8. It is also easy, inexpensive, and is basically how many commercial pools are maintained (except they use peistaltic pumps to dose the liquid pool chlorine (still bleach but just double strength) and the muriatic acid. When you are ready check back and I will give you some tips. Once again, the test kit is the most important part and the one that I recommended is easy and accurate (and it's sort of fun too).
  9. As I said when I first looked at it I didn't have time to study all the photos but I have noticed that the pool has "floor returns" which could just be returns or part of an in floor cleaning system, which is pressure side). Also I saw the Pentair Rainbow trichlor feeder which makes me think that the Smartpure is ozone. Without a full schematic of the plumbing (or maybe more pictures to get a better idea of all the valve and where they go, along with all the equipment plumbed in it's difficult to really say what needs to go where. I will print out the pictures tonight or tomorrow and
  10. My pleasure. Just tell me where to send the bill! 😄😉
  11. I can't make out the valve labels in the vicinity of your chlorinator/filter/ heater . Also, is your Smartpure system a salt or ozone system (Bluehaven make both and I can't really tell from the picture. These are their proprietary systems.)
  12. NO! The main drain is on the suction side of the pump, not the pressure side. It cant be used as a return! The valve arrangement allows you to distribute the suction (water flow to the pump) between the main drain, 2 skimmers, and a dedicated suction cleaner port. I don't have the time right now to study the photos but I will and post what the valves do and where to set them in the next day or two.
  13. I agree. Even a kiddie pool needs sanitizer, pH adjustment, and chlorine stabilizer or you will be dumping and refilling daily. Fun fact, everyone entering the pool adds fecal matter, urine, and sweat (which is almost identical to urine in chemical makeup) to the water no matter how clean they THINK they are which is why you want a fast acting EPA approved residual sanitizer. For pools there are three in the United States, Chlorine, Bromine (not suitable for outdoor pools since it cannot be stabilized against destruction by sunlight) , or biguinde/peroxide systems which are expens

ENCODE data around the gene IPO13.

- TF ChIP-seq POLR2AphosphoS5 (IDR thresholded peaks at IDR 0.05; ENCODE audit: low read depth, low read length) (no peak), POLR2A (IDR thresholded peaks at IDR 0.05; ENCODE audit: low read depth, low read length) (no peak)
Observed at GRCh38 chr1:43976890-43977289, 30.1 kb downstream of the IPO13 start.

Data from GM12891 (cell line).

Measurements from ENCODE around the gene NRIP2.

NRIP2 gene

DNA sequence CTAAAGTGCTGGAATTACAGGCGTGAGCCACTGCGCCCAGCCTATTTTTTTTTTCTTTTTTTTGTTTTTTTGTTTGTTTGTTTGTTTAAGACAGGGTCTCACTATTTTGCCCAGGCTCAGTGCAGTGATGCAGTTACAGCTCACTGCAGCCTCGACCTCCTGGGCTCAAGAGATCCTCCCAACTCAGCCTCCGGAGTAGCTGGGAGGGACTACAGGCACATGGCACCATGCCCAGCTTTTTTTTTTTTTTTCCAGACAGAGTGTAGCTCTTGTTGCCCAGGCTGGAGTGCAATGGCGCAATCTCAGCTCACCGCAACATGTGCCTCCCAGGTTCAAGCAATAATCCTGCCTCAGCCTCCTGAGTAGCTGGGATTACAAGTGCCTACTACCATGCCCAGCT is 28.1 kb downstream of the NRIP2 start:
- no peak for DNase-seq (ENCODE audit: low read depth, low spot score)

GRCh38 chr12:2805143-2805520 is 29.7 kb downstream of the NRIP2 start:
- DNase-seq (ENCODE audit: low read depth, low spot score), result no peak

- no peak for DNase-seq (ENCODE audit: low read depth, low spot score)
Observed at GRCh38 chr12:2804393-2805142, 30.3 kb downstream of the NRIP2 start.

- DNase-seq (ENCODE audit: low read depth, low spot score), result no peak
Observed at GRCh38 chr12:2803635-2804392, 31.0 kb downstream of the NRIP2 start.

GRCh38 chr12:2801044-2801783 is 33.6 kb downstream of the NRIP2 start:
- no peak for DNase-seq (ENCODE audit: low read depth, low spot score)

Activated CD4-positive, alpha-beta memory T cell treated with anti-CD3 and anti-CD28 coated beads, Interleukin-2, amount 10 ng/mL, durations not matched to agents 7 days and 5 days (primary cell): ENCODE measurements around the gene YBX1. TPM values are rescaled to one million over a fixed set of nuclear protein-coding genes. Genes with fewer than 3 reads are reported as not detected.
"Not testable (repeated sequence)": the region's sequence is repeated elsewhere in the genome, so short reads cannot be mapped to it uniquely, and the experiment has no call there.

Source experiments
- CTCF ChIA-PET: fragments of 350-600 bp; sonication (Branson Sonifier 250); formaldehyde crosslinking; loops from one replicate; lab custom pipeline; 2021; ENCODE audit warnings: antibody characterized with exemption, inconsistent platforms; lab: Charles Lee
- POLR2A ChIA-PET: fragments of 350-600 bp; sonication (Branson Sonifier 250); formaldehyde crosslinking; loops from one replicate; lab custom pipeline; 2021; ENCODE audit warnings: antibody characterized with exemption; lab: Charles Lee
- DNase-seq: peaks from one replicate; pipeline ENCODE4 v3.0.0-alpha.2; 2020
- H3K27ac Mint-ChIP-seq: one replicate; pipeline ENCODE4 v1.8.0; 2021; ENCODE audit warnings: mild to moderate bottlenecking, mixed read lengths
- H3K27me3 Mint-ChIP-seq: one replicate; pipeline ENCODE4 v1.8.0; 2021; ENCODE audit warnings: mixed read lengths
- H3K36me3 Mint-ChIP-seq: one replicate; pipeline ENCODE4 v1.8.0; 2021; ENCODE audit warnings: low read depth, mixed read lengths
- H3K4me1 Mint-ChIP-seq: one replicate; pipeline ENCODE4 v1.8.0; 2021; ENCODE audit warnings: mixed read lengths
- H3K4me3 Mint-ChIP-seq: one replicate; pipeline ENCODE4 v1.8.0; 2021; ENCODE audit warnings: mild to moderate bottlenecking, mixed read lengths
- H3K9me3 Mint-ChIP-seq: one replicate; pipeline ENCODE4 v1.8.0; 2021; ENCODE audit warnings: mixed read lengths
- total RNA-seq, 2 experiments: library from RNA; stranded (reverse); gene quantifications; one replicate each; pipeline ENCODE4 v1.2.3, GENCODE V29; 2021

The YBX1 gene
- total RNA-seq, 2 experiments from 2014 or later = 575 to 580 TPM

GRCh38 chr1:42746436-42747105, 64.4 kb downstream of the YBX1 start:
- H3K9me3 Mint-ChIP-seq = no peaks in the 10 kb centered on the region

14. any pool can leak or collapse if not set up or maintained properly. For that matter both fiberglass and gunnite (concrete) inground pools have been known to pop out of the ground! and both ingound and above ground vinyl liner pools can suffer from tears or leaks in the liner. No but you do need to learn some basics. Search the internet for the BBB (Bleach, Borax, and Baking Soda) method of pool water care, The PoolForum is a good place to start since it has special sections for inflatable and Intex pools. Depends on local zoning. Depends on the slope. Contact the
  15. You shock (super-chlorinate) when combined chlorine tests at .5 ppm or higher when using a good drop based test kit (NOT strips) A pool is a pool is a pool. If you are using chlorine then you need to test the water with a good kit (I recommend the Taylor K 2006) and adjust your chemical levels accordingly. It doesn't matter if the pool is a 60,000 gallon plaster surface pool, a 20,000 gallon fiberglass, or a 6000 gallon inflatable. The water chemistry is the same and, in fact, is a bit more difficult to maintain in a smaller pool. Usually but some will get you by for a year or